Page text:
HE had become very ill—could hardly move from where he lay; and she, who loved him, and was to have married him, and spent all her waking hours in thinking what she could do for him, persuaded him to have a telephone installed and brought to his bedside so that he and she could talk, and he could talk with others, too. Every night he rang her up and they had a long conversation; many times in the day also. Nothing, as it happened, could have saved his life, but this modern device lightened his last weeks.
His death, although it blasted her hopes, made no difference to her devotion. She merely installed his memory in the place of his rich personality and loved that. He, almost more than ever, was her standard. What he would have liked, she did; what he would have disliked, she left undone. Although dead, he swayed her utterly, and under his dominion she was equable and gentle, although broken at heart. She took all things as they came, since how could anything matter now that everything that mattered was over?
One perplexity only had power to trouble her, and that was the wonder, the amazement, the horror, not only that so much knowledge and kindliness and sympathy and all that made for the world’s good and happiness should be so wantonly extinguished; but that no touch of the vanished hand should be permitted to the one soul (now left behind) with whom his soul had been fused. This she could neither understand nor forgive. Religious she had never been in the ordinary sense, although such religion as must sway a true idealistic lover was hers; but now she broke even from such slender ties as had held her to orthodoxy. She threw off the creed of her parents as naturally and simply as if it were a borrowed garment, and sank into her sorrow, which was also her joy, without another thought of here or hereafter.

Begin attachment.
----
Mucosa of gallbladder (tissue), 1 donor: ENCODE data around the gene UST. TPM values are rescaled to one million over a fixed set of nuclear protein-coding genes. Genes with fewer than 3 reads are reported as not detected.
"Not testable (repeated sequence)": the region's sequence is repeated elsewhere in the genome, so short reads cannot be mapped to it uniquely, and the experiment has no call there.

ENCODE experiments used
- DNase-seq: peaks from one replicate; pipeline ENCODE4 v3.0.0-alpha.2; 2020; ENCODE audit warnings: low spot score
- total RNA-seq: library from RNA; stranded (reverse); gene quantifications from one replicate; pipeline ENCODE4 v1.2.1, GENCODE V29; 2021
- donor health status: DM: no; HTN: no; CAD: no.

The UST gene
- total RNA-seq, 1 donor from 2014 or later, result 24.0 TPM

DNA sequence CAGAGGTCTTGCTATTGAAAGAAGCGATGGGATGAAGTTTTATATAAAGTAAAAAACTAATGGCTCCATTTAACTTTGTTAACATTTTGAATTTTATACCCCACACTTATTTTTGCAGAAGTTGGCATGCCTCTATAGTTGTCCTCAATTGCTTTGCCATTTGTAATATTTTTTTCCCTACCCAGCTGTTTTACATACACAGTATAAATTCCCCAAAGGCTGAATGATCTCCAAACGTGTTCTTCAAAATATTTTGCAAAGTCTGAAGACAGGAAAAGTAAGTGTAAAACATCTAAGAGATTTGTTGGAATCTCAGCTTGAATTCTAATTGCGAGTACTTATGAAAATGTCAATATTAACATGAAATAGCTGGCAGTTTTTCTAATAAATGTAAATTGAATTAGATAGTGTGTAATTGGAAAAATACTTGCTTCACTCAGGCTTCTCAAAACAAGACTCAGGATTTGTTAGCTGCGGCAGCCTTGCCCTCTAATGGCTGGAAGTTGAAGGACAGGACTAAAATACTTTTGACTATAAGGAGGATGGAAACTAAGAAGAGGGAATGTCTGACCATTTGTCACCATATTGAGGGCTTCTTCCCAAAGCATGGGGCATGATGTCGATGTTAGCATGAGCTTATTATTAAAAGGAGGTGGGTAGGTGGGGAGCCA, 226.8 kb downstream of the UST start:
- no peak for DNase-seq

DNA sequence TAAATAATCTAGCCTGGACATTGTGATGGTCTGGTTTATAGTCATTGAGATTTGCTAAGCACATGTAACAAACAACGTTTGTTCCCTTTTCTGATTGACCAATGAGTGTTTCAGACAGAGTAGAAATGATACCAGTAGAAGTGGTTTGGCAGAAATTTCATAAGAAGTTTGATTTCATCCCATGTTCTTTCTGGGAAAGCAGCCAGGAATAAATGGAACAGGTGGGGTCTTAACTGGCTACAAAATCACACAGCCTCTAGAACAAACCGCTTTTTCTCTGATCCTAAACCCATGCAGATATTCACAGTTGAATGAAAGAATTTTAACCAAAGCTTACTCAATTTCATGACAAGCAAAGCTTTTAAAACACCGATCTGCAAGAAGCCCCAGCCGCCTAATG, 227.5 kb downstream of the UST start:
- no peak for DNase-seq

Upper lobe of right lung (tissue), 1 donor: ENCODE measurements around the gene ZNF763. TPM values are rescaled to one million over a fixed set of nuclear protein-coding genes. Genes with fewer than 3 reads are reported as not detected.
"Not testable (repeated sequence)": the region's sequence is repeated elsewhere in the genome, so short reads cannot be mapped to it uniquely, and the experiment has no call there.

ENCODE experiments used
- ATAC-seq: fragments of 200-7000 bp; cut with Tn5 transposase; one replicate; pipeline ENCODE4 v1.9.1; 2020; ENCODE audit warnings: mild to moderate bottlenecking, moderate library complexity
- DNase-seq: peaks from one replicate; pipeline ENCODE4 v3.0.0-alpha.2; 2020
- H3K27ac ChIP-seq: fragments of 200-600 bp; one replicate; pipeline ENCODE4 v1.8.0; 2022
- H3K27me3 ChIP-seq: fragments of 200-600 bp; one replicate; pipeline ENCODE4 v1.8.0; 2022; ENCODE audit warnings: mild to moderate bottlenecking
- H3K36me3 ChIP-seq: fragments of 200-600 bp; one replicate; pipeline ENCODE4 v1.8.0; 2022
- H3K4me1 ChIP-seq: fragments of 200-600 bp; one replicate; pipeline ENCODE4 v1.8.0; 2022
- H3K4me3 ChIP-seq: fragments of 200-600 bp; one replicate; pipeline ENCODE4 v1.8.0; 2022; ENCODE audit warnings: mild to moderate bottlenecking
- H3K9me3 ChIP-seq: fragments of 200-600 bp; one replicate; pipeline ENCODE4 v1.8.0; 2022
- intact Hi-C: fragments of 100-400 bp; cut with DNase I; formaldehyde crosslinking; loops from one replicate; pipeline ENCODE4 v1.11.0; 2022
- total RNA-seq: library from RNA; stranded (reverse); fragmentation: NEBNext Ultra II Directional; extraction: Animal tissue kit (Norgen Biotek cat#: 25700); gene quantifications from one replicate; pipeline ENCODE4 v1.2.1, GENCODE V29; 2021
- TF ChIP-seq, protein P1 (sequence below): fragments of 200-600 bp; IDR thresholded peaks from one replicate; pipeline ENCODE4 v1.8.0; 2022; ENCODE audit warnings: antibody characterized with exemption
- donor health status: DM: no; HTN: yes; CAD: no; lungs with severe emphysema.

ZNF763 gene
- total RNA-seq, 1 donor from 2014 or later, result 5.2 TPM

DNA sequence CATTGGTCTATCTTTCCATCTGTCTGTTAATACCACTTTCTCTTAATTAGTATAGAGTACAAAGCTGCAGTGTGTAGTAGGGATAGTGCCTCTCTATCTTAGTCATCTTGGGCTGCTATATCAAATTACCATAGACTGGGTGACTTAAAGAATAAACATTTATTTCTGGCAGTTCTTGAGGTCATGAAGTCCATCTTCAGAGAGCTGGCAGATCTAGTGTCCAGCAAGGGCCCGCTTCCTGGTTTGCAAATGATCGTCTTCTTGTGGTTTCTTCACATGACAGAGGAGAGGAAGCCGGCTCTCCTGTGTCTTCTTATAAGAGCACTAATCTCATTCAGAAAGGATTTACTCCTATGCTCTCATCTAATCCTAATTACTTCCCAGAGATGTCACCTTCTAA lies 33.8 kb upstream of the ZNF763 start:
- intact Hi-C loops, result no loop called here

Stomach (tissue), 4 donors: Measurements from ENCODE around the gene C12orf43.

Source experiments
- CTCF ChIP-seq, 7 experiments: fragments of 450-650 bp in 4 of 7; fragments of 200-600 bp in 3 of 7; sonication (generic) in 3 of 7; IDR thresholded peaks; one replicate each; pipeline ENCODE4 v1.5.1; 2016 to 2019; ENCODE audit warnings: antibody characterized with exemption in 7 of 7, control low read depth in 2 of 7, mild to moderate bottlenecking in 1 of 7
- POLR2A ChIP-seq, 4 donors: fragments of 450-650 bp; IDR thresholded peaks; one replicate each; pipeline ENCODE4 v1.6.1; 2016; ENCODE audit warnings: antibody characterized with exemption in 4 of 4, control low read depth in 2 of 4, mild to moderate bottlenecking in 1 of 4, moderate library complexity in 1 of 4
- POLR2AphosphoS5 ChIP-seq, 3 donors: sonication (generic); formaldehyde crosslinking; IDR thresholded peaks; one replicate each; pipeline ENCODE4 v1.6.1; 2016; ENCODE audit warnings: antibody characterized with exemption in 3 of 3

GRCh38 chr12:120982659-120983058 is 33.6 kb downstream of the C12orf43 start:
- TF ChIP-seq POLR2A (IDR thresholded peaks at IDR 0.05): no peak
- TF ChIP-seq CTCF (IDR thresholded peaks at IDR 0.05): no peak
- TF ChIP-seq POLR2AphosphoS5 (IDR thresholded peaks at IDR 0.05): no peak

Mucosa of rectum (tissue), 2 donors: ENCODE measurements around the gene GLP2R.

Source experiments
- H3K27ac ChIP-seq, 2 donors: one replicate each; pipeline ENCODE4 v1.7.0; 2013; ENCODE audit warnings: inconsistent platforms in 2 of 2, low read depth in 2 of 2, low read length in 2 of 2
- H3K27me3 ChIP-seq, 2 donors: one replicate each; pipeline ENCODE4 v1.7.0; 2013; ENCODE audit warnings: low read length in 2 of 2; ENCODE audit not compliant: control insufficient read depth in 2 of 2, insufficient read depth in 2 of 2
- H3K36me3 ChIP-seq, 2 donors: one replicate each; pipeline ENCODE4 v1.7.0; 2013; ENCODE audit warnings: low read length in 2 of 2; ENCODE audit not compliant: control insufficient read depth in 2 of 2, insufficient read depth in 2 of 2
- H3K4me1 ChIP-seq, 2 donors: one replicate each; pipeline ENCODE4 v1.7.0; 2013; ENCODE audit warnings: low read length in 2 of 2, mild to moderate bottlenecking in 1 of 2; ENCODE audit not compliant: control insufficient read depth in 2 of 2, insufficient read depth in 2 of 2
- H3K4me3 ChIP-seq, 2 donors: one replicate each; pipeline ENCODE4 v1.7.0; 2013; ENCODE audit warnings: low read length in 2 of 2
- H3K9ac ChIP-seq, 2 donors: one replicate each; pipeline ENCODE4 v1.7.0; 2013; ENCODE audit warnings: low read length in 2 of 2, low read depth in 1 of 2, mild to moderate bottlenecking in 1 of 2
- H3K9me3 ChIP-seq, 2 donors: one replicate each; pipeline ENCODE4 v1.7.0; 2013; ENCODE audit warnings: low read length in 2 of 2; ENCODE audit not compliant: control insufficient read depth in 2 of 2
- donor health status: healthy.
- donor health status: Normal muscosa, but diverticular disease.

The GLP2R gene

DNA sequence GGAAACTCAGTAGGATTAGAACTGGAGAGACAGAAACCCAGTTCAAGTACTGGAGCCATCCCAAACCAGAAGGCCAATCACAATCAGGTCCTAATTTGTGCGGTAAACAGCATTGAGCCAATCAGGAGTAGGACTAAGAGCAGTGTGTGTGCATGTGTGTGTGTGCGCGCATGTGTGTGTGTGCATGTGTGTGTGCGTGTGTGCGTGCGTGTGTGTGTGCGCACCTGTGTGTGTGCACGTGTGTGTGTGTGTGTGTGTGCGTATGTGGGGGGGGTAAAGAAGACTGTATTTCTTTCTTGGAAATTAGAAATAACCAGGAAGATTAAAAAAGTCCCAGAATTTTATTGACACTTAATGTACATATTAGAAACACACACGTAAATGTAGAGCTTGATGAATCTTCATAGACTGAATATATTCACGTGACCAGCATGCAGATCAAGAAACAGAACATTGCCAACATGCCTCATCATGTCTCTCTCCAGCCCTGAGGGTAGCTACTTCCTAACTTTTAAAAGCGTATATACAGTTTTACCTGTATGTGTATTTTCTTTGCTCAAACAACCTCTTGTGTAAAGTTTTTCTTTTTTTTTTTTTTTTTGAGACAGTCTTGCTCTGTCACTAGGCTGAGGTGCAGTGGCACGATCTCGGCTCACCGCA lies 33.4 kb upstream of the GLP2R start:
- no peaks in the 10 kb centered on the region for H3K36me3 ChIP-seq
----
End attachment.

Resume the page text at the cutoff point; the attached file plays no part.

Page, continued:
So it went on for a year or so, during which time his house had remained empty, save for a caretaker,—for she (who was rich) could not bear that any one else should live there,—and his room exactly as he had died in it.
One evening she dined out. Her next neighbor on one side was a young American engineer, and in their conversation they came in time to the topic of invention and the curious aptitude for inventiveness shown by the American race. It was a case, said the engineer, of supply following demand; all Americans required time—and labor-saving appliances, and they obtained them. Where servants abounded and there was no servant problem, as in England and on the Continent, the need for such contrivances was not acute. And so on. The conversation thus begun reached at last specific inventions, and the engineer told of a remarkable one which had come under his notice just before he left New York.
‘You will probably not believe me,’ he said; ‘the thing sounds incredible; but then who would have believed once that there could be a telegraph, and still less a telephone? Who would have believed that the camera would ever be anything but a dream? I will tell you what this is. It is a machine in which you insert a portion, no matter how small, of a telephone wire, and by turning a handle you compel this piece of wire to give back every message that has ever passed over it.’
She held her heart. ‘This really exists?’ she forced herself to ask.
‘Actually,’ said the engineer. ‘But when I left home the inventor was in a difficulty. All the messages were coming out all right, but backwards. Naturally the reproduction would be from the most recent to the less recent. By writing down the words and then reversing them the investigator could of course get at what he was wanting,—I may say that the invention is for the New York police—but my friend is convinced that he can devise some mechanical system of reversing at the time which will make the messages read forward as they should. Just think of the excitement of the detective, listening through all the voices and ordinary conversations on the wire for the one voice and the one sentence that will give him his long desired clue!—But are you ill?’
‘No, no,’ she said, although her face was a ghastly white, ‘no, it is nothing. The room is a little hot. Tell me some more about your inventive friend. Is he wealthy?’
‘Indeed, no,’ said the engineer. ‘That is his trouble. If he had more money, or if he had some rich backers who believed in him, he might do wonders.’
‘I should like to help him,’ she said. ‘This kind of work interests me. Could you not cable him to come over and bring the thing with him? I would gladly finance him. I want some sporting outlet like that for my money.’
‘Yes, cable. There are things that one does by impulse or not at all. The butler here will get you a form.’